Krakow and its folklore revolves predominantly around the infamous Wawel Dragon, there is the Great Dragon Parade every year when many schools show off their specially made dragons and march around Planty to then finish in Rynek the main square. The local professional rugby team, Juvenia Krakow RFC are nicknamed The Dragons or Smoki in Polish who are hosts to the annual Krakow Rugby Festival. The Dragons compete against visiting rugby teams from all over the world. Also the Dragon of Dragons Award by the Krakow Film Foundation Programme Council to the makers of documentary and animated films that have greatly influenced their fields, the award itself is a scaled down replica of Bronisław Chromy’s Wawel Dragon Statue which can be seen by the river below Wawel Hill and if you are looking for a new trendy tattoo the local tattoo artists have plenty of dragons for you to choose from.

The Wawel Dragon legend began over a 1,000 years ago when King Krakus offered his daughter, Princess Wanda, in marriage to whoever slays the body eating dragon who particularly enjoyed gorging on virgins. The dragon lived in a cave under Wawel Castle near the banks of the Vistula River had created a reign of terror over the citizens for too long. King Krakus was losing face in front of the local townspeople and drastic measures were in order to win back their support.

After many unsuccessful attempts to kill the dragon a young shoe-maker cobbler apprentice called Skuba Dratewka came up with an ingenious plan, he filled a dead sheep with sulphur and placed it near the dragon’s den. When the dragon came looking for more to eat it found the sulphur-filled sheep and quickly devoured it all at once. The sulphur now in the dragon’s stomach made it to run to the river and drink the water which then reacted with the sulphur causing the dragon to explode in spectacular fashion and again peace and harmony was restored to Krakow.

The king, true to his word, betrothed Wanda to Skuba and gave them a large town house to live in just off the main square. Skuba continued to make and repair shoes until he ventured into making wine and beer in his cellar which became so successful he opened a tavern and became known as Pan Wawelski.


Today, that legendary town house which still exists, is now a dragon themed public house in his honour, Mr.Vavelsky Cellar Pub with & Cocktail Garden. The Wawel Dragon is featured there as a massive iron sculpture fixed to the wall and ceiling and breathes smoke should you get too close. The venue is extremely popular with Krakow pub crawl groups as well as with Krakow stag do groups – should you wish to visit it, it is located in Golebia 6 street ( or if you’d like to visit Vavelsky as a part of an organised Krakow pub crawl tour you may want to use specialist companies such as e.g. https://partykrakow.co.uk/)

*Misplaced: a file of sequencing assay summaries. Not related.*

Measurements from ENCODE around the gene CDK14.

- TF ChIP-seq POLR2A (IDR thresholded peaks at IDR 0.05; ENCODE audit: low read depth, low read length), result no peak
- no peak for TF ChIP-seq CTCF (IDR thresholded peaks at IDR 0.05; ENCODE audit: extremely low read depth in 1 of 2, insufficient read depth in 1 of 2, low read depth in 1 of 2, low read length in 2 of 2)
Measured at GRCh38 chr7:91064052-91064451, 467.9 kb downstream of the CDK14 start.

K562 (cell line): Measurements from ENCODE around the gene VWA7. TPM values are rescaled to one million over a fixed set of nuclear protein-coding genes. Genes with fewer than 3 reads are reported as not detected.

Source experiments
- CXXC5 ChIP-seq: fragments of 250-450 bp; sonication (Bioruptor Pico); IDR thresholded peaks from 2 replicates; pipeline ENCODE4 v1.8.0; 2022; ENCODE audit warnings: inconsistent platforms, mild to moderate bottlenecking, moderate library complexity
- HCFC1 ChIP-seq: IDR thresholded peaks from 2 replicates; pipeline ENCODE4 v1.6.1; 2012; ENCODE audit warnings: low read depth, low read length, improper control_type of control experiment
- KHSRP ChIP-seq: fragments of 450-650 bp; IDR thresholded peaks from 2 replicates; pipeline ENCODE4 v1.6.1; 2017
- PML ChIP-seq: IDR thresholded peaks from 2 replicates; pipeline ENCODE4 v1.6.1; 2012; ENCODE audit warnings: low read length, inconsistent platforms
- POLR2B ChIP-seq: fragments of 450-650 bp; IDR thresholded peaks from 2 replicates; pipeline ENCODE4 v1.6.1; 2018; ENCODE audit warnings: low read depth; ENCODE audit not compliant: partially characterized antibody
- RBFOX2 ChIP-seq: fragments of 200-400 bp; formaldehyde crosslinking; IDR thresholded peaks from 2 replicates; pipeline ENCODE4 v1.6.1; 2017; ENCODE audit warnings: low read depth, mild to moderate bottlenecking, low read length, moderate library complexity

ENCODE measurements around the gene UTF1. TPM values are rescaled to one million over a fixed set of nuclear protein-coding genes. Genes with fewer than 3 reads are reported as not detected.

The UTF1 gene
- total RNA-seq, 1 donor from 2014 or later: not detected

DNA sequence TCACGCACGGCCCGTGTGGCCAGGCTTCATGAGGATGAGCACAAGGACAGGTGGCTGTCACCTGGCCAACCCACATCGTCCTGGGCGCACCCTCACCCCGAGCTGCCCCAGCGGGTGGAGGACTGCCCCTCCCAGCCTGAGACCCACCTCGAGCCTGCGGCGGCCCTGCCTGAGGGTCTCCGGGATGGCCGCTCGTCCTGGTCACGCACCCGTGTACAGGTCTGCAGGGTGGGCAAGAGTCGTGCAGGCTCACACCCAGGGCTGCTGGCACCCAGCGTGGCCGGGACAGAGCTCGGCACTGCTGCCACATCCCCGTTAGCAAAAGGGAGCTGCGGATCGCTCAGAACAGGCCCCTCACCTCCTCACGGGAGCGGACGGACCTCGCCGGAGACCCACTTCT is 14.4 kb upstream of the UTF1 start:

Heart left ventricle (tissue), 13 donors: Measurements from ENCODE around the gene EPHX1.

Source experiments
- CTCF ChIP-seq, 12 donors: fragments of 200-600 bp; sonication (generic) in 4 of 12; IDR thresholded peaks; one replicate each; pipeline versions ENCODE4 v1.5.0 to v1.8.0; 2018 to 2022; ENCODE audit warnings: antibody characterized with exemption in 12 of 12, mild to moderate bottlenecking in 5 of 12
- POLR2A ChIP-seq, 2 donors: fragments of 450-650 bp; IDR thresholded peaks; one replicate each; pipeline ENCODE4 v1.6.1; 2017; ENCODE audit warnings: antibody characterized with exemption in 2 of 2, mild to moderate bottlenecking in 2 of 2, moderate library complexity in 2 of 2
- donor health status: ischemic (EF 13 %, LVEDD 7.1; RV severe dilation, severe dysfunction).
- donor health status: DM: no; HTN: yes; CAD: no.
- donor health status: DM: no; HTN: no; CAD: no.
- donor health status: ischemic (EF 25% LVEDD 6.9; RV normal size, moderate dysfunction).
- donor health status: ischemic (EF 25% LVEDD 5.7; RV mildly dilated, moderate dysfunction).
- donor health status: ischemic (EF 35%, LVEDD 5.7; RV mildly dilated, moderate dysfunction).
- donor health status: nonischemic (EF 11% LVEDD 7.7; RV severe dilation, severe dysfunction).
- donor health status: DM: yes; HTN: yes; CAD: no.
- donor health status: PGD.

To perpetuate the Wawel Dragon Legend a fire-breathing dragon monument was commissioned in 1969 and the 6m tall statue is now on the Vistula River bank near the entrance to the supposed cave where the dragon resided centuries ago. The dragon let’s out a flame of fire every 5 minutes or so, or you can text to have your own personal selfie with the Wawel Dragon breathing fire. Information on texting is available by the statue, it has been reported that they receive up to 2,500 texts a day in the summer season. You can also explore the dragon’s lair nearby in the summer.

You could also witness the Krakow Great Dragon Parade which takes place every year on 30th May, the annual event covers an entire weekend with the actors of the famous Groteska Theatre staging a fantastic light and gigantic puppet dragon show in the evening after the school’s dragon march around Planty in the afternoon where the most unusual or innovative dragon present is awarded a prize. Saturday & Sunday there are the Vistula River Dragon Family Picnics with lots of entertainment including live act shows and the Knight’s Feast. The Great Dragon Parade attracts over 10,000+ people to this weekend event every year.

Naturally, in folklore legends and myths you will find different stories pertaining to the story of the Wawel Dragon’s demise. I will leave you to find out for yourselves but one thing is certain, the dragon or beast existed as it has been chronicled throughout the centuries and in Krakow the stories are passed down from generation to generation.